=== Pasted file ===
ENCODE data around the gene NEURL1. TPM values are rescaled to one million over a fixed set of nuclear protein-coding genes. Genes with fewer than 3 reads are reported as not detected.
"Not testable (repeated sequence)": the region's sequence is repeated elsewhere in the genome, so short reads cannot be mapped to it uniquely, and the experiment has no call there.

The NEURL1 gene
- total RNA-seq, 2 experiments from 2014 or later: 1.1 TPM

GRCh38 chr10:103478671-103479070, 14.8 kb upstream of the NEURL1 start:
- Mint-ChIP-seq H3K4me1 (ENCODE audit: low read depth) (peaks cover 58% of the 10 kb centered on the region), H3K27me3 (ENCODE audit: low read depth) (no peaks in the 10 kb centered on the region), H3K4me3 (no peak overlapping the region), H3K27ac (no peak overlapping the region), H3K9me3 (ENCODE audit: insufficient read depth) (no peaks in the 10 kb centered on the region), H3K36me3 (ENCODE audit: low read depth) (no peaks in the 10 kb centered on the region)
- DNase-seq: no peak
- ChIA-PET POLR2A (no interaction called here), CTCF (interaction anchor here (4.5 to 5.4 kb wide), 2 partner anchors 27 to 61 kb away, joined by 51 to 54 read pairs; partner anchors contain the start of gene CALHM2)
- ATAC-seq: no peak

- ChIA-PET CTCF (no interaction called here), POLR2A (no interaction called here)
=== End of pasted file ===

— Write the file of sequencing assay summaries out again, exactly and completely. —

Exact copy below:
ENCODE data around the gene NEURL1. TPM values are rescaled to one million over a fixed set of nuclear protein-coding genes. Genes with fewer than 3 reads are reported as not detected.
"Not testable (repeated sequence)": the region's sequence is repeated elsewhere in the genome, so short reads cannot be mapped to it uniquely, and the experiment has no call there.

The NEURL1 gene
- total RNA-seq, 2 experiments from 2014 or later: 1.1 TPM

GRCh38 chr10:103478671-103479070, 14.8 kb upstream of the NEURL1 start:
- Mint-ChIP-seq H3K4me1 (ENCODE audit: low read depth) (peaks cover 58% of the 10 kb centered on the region), H3K27me3 (ENCODE audit: low read depth) (no peaks in the 10 kb centered on the region), H3K4me3 (no peak overlapping the region), H3K27ac (no peak overlapping the region), H3K9me3 (ENCODE audit: insufficient read depth) (no peaks in the 10 kb centered on the region), H3K36me3 (ENCODE audit: low read depth) (no peaks in the 10 kb centered on the region)
- DNase-seq: no peak
- ChIA-PET POLR2A (no interaction called here), CTCF (interaction anchor here (4.5 to 5.4 kb wide), 2 partner anchors 27 to 61 kb away, joined by 51 to 54 read pairs; partner anchors contain the start of gene CALHM2)
- ATAC-seq: no peak

- ChIA-PET CTCF (no interaction called here), POLR2A (no interaction called here)